Everest Skydiving Expedition Set to Honor Fallen Special Operations Soldiers
This article is an installment of The Everyday Warrior series, a recurring column by retired Navy SEAL, best-selling author, and founder/CEO of ATTA, Mike Sarraille and edited by Jack Haworth, featuring advice, key interviews, and tips to live a life of impact, growth, and continual learning.
Mt. Everest is synonymous with mountaineers and climbers who push their physical and mental limits to summit the tallest peak on Earth––over 29,000 feet in elevation. This month, retired Navy SEAL Mike Sarraille will accompany a highly trained group heading to the Everest region to do something even more extreme––skydiving.
The two-week expedition in the Himalayas began October 14, when Sarraille met up with the elite crew from Complete Parachute Solutions (CPS), led by former US Navy SEAL Fred Williams. The goals of this expedition are multiple, but the overall mission remains the same––free falling into the highest drop zones on Earth.
“I’m not a world-class skydiver, I’m not trying to fool anyone,” said Sarraille. “But this was a challenge for me to grow. Having known Fred and what he does with CPS, it seemed like a natural step for me.”
Executing a Military Free Fall from a helicopter is a specialized technique that requires careful expertise and skill, but jumping in the Himalayas is even more daunting. The extreme and unique environment presents a range of different challenges including cold temperatures, unpredictable wind gusts, lack of oxygen, and the overwhelming visual of jumping amongst the towering mountain peaks.
Adding another degree of difficulty, the parachutists will be jumping into confined landing areas (known as drop zones) that allow no room for error. Miss their tiny landing zone and the unforgiving mountain terrain will deliver severe consequences. For Sarraille, the challenge serves as inspiration.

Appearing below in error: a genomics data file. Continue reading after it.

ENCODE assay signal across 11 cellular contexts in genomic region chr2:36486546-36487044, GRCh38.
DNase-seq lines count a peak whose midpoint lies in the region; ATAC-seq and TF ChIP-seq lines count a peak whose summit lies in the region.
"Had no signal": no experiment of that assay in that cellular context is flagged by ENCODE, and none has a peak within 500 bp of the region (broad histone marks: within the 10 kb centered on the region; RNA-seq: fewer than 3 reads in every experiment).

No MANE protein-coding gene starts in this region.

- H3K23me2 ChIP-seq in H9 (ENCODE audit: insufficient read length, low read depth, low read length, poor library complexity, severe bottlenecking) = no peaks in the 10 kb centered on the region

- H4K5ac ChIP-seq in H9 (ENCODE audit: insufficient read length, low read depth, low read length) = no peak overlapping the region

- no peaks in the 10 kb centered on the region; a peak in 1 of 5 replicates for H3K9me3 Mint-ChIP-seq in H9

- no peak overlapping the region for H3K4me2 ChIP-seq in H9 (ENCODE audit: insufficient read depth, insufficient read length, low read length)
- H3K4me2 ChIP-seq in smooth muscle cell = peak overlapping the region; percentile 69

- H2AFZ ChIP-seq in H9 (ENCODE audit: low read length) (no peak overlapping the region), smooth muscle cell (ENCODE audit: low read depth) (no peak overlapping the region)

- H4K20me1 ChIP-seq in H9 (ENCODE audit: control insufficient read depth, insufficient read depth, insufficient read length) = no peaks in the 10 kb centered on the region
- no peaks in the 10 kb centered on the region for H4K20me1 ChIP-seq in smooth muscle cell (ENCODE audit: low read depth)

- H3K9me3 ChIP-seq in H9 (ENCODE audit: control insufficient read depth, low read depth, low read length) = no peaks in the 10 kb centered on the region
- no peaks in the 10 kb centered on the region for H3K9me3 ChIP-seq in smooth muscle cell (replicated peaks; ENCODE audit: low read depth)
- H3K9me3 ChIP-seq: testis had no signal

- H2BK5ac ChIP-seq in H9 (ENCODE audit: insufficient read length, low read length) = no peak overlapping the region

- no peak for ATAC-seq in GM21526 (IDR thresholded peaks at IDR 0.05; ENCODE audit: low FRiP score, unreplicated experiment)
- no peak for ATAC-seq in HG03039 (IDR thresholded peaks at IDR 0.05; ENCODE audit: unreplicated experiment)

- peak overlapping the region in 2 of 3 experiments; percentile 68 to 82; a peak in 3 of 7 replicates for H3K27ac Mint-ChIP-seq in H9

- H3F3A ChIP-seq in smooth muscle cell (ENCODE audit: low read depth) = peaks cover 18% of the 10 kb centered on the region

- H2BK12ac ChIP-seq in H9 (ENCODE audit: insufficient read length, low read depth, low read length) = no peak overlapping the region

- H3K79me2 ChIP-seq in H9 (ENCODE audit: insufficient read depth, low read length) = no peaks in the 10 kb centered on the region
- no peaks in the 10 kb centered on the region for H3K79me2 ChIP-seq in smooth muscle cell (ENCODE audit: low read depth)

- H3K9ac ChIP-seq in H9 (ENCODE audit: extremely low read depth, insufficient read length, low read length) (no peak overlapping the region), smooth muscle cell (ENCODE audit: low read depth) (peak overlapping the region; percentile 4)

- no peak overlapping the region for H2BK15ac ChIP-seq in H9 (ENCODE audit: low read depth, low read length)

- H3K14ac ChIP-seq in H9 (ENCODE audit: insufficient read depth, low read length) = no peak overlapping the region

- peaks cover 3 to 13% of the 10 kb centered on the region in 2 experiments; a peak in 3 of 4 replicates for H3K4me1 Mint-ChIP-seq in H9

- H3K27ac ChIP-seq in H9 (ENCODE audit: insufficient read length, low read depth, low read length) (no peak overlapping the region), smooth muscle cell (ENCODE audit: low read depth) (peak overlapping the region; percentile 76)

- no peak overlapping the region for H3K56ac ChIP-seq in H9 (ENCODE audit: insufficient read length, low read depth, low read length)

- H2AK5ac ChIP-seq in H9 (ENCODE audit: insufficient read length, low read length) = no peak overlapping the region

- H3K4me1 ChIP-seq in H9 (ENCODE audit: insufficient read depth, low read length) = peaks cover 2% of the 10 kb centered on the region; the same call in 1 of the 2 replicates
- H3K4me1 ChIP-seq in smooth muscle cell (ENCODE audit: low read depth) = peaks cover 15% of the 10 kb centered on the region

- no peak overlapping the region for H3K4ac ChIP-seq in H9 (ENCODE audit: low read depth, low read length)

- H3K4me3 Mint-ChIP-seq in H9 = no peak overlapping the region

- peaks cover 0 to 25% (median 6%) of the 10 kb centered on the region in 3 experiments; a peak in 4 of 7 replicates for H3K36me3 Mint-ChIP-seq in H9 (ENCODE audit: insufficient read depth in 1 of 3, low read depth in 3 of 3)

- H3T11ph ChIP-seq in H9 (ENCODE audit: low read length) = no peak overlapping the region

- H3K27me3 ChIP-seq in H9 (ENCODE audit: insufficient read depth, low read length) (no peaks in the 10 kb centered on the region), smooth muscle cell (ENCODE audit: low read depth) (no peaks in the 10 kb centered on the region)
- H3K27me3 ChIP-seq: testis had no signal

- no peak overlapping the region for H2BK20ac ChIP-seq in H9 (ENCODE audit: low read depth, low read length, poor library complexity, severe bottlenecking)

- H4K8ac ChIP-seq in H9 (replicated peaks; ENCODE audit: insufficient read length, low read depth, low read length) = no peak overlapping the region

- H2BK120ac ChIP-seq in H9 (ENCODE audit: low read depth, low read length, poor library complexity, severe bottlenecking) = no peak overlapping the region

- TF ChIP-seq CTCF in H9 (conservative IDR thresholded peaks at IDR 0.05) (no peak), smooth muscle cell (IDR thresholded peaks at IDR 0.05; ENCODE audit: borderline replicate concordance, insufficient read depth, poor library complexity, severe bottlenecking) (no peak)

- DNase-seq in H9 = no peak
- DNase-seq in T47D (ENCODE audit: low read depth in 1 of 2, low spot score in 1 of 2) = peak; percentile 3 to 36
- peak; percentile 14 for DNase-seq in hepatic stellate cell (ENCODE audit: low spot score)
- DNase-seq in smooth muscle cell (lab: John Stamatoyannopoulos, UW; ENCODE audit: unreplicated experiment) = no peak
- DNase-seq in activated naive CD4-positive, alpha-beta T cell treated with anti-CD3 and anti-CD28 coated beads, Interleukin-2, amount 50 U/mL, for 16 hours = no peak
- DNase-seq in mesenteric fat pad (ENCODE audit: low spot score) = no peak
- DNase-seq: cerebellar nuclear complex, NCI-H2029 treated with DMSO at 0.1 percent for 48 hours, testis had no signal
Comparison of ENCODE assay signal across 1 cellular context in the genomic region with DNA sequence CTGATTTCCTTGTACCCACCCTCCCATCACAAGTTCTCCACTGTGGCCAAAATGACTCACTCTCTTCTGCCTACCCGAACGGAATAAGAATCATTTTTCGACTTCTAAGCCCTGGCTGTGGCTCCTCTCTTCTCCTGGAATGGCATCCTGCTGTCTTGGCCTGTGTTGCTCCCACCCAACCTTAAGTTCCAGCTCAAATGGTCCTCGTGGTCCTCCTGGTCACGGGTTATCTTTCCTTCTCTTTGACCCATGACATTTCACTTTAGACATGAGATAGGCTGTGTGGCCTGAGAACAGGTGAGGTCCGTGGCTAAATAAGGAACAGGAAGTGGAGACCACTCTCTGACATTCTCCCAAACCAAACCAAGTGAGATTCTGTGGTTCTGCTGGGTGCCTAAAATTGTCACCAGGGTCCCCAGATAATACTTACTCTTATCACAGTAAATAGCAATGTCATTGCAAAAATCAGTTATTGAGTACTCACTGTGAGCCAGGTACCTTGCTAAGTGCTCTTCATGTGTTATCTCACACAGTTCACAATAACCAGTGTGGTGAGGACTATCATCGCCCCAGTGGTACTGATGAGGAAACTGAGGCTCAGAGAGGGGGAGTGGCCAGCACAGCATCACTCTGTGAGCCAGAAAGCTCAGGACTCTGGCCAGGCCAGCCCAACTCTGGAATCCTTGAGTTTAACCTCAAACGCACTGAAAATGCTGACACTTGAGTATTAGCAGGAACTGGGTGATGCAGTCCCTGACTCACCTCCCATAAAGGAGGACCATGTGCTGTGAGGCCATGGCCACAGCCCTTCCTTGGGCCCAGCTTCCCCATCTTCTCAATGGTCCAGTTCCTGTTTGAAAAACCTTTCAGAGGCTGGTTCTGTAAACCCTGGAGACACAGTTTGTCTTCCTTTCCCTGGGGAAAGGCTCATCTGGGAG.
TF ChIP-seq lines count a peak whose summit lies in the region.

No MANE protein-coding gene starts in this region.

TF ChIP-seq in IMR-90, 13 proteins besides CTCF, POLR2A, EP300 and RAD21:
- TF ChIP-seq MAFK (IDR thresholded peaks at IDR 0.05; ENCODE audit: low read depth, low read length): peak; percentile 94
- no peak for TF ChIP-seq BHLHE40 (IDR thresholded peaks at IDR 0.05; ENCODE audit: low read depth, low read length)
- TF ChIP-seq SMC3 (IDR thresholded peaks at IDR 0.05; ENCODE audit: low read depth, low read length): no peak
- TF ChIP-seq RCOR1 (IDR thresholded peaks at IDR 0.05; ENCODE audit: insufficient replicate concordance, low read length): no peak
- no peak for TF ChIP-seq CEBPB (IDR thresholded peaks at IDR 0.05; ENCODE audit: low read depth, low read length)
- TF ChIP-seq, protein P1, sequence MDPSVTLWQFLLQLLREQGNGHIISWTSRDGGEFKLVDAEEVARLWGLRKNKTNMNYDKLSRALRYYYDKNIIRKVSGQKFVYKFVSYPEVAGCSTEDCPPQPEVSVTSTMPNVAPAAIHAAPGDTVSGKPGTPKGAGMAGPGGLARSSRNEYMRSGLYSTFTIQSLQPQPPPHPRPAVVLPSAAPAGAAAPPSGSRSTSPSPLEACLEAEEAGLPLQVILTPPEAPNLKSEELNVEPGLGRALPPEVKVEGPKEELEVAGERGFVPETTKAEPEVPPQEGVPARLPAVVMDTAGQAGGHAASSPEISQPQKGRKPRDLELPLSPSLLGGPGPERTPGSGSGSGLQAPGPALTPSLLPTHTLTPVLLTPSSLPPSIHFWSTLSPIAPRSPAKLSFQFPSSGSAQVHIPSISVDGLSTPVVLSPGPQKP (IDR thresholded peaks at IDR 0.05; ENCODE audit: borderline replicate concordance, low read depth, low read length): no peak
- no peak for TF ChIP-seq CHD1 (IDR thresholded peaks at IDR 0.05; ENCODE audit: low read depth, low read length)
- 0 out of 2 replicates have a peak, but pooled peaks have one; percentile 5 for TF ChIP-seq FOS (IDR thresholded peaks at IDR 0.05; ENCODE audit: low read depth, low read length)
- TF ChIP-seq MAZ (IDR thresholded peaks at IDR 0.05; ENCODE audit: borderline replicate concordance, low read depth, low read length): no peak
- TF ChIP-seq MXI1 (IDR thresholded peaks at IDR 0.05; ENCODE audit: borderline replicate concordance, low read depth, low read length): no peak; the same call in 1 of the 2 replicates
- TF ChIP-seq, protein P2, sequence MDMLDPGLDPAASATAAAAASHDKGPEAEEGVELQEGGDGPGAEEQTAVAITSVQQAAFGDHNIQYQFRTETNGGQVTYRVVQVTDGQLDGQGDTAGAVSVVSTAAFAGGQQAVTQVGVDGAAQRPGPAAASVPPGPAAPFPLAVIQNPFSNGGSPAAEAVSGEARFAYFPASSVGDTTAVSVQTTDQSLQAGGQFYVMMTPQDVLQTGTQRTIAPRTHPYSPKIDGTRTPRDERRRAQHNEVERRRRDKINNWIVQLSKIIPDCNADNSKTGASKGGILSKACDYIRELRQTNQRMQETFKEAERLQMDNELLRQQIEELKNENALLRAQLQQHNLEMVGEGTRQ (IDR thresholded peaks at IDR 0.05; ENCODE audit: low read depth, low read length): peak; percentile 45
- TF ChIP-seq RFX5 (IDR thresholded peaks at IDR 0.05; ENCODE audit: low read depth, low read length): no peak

“When we push ourselves to our mental and physical limits, that’s where true growth takes place,” said Sarraille. “That’s what this trip represents for me.”
Sarraille is a retired US Navy SEAL officer, Former Recon Marine, Talent War Group CEO, and author of The Talent War. During his 20-year career in the Special Operations community and now as a business leader, Sarraille experienced first-hand what it takes––both mentally and physically––to overcome extraordinary challenges.
In addition to pushing his own personal limits, Sarraille wants this expedition to serve a larger purpose––honoring and upholding the legacy of the 31 Americans service members who lost their lives ten years ago on Extortion 17. In addition to honoring their sacrifice, he hopes his expedition will inspire fellow veterans to keep moving forward.
“If I can set an example and get other veterans out into nature and doing their own challenges, that’s a victory for me,” said Sarraille.
As part of his mission, Sarraille is raising money for the Special Operations Warrior Foundation, with all proceeds going to the children of fallen Special Operations personnel. The money will be used to fund their education and uphold the memory of their parent.
“I hope people take a moment to look up Extortion 17 and read about the guys that were on there, 31 great Americans,” said Sarraille. “They were phenomenal men that our children should look up to and try to emulate in terms of character, integrity, loyalty, and all the attributes we hold dear.”
After meeting in Kathmandu, Nepal’s capital city, Sarraille and the team will be hiking into the Himalayan mountains to begin their two-week mission. After some initial hiking and acclimatization, the team will set up camp at Everest Base Camp. From here, the team will be doing a series of jumps, with each landing zone ascending in elevation. Syanboche will be the site of their first jump, with the landing zone sitting at 12,400 feet.
“From this point on, you have to earn your way,” said Fred Williams. “If you’re jumping beyond this point, that’s because you earned the right to go to the next jump.”
It only goes up from Syanboche, with each subsequent jump becoming progressively more difficult with the increased altitude. For Sarraille, he’s planning on keeping it simple.
“With this trip I’m taking it one step at a time, one jump at a time,” said Sarraille.